Several months after the Consumer Financial Protection Bureau’s (CFPB)
finally implemented the new TILA-RESPA Integrated Disclosure (TRID) rules,
mortgage lending operations continue to struggle with the new regulations.
Critics of the rule argue that the complexity of the regulations is causing
delays in closings, which leads to a rise in origination costs. Furthermore,
some investors are either suspending or outright rejecting acquisition
of loans originated under the new rules, fearing defects in the loans
and potentially significant buybacks.
Whether or not the mortgage industry will be able to integrate the new
rules remains to be seen. While some lenders fear the worst, decrying
TRID as an insurmountable disaster from which the industry may never recover.
Others claim that the current TRID fallout represents the new standard
for the industry, with its increased operation costs, high fees for keeping
rates locked, delayed closings, and more regulatory scrutiny. In other
words, it is just part of doing business.
However, in contrast to these negative predictions, many mortgage vendors,
especially mortgage technology firms, have a positive perspective on the
changes. While TRID does mean the work they face may be more complicated,
it also allows the most competitive vendors to differentiate themselves
by providing better and more efficient compliance products.
Some technology companies believe that lenders face difficulties when they
attempt to throw more personnel at a compliance issue, rather than just
investing in the technology necessary to cope with the long-term changes.
In other cases, lenders may have purchased acceptable technology but failed
to utilize it properly within the context of the new regulations and updated rules.
How Long Until Full Compliance
Industry experts estimate that it may take longer for the mortgage industry
as a whole to implement new TRID-compatible technology. Most analysts
say that the date effectively tends to land at about a year to a year
and a half out. While predictions vary as to how long it will actually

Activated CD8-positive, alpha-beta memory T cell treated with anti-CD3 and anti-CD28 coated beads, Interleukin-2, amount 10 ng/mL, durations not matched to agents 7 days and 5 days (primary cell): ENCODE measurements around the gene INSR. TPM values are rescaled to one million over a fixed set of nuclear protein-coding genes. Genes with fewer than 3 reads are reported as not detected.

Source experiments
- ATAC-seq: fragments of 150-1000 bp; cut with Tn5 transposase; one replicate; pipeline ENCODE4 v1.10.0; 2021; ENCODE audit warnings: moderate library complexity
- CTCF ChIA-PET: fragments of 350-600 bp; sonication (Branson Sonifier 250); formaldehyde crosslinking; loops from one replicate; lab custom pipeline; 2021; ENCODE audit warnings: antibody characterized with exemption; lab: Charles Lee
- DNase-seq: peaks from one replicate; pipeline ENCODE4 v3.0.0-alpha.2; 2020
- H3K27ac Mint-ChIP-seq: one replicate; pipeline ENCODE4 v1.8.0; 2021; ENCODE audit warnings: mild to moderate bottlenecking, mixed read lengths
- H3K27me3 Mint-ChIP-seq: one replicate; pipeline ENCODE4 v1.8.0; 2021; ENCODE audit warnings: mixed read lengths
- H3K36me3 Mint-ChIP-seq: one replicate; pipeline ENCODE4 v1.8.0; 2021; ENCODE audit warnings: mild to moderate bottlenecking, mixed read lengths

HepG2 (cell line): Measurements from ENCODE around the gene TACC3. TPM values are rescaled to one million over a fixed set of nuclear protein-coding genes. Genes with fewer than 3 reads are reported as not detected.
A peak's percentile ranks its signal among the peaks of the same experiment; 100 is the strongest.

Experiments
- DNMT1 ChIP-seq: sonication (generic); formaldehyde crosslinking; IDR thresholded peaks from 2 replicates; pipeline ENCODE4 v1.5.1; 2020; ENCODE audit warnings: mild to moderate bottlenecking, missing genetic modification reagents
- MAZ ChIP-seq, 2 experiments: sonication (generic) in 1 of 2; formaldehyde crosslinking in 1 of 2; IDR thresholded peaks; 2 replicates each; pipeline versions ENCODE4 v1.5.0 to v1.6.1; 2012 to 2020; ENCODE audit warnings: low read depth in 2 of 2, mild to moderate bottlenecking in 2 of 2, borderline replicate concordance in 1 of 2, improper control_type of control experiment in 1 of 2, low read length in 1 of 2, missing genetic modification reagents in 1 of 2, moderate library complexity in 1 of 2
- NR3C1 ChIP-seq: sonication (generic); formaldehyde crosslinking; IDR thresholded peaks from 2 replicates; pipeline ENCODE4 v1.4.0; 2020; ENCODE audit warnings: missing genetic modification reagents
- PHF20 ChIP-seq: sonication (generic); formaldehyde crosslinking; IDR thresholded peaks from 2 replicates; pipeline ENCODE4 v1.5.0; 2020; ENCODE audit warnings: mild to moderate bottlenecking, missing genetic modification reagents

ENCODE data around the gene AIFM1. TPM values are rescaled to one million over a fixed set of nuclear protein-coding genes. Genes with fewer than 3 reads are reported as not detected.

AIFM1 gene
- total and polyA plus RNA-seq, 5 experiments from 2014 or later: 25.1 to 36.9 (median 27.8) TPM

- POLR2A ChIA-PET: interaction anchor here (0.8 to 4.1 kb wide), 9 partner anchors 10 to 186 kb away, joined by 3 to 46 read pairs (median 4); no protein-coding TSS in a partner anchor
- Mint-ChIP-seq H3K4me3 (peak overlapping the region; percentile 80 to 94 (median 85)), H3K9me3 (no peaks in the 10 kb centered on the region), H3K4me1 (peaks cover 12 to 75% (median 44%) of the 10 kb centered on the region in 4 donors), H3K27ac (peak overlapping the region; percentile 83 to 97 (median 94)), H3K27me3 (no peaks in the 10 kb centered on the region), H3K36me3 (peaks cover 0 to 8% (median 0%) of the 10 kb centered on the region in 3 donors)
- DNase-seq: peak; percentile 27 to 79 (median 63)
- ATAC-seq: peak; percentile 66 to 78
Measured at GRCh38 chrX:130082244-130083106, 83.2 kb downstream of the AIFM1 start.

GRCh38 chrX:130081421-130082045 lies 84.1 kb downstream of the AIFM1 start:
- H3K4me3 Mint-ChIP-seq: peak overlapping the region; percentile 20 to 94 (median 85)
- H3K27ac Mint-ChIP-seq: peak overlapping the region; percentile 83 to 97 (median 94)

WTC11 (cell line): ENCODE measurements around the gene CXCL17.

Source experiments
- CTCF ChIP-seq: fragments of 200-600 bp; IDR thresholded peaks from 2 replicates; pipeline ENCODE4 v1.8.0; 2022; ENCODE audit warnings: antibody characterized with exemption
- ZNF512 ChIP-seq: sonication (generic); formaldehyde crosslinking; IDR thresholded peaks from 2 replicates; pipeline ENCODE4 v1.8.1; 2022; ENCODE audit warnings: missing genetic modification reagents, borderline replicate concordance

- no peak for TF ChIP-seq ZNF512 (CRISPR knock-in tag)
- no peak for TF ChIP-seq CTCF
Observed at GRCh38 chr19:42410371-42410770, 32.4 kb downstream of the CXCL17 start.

take the industry to reach complete compliance, nobody can deny that the
months since TRID’s initial implementation have been fraught with
closing delays and other issues thanks to the regulation.
Evidence demonstrates that on average, closings take about four days longer
than they did before TRID was implemented. However, where exactly TRID
is causing these delays is less obvious since they tend to occur at various
points throughout the loan process. Also, anecdotal evidence suggests
that customers are noticing the delays as well.
Some delays may be due to lenders performing physical workarounds for issues
that may be caused by paperless functions. Yet other lenders seem to be
optionally adding a couple days to their closing times as padding against
expected TRID issues.
While some of TRID’s kinks are still being worked out, the CFPB seems
confident that most lenders are now in an excellent position to identify
roadblocks in the loan process and deal with them accordingly. Whether
or not the increased costs TRID has created in the loan process will continue
to affect the industry moving forward remains to be seen.
Implementing Full Compliance
Some believe that as time goes on, mortgage companies will have invested
in the proper technology and processes, resulting in a drop in cost for
lenders. Critics are skeptical, saying that while TRID may be effective
in its objective of protecting consumers, the cost is being passed along
to mortgage companies, who will be forced to foot the bill for permanently
increased costs. At some point, the extra costs will eventually be borne
by the homeowner as part of normal loan fees.
As the debate rages on about the long-term effects TRID, supporters point
to the RESPA reform in 2010, which created challenges for a few months
after it had been introduced. While the new process was refined, it ultimately
worked well. They argue that the current situation with TRID represents
a similar instance of the growing pains inherent in the course of introducing
new rules and processes.
Those companies who invested in the right technology early on are going
to have an easier go of it. But for those who have concentrated on the
manual workarounds rather than the technology, are now left figuring out
just what the cost will be to their bottom line when upgrading their technology.
Mortgage insiders mostly agree that the new regulations will benefit the
consumer, and is a complex challenge that needed to be tackled. However,
even those most optimistic about the long-term success of TRID are willing
to concede that the process of total TRID compliance will be a lengthy
and involved one.
Contact Geraci Law Firm at (949) 298-8050 today, for contact
Jaspreet Kaur directly for more information.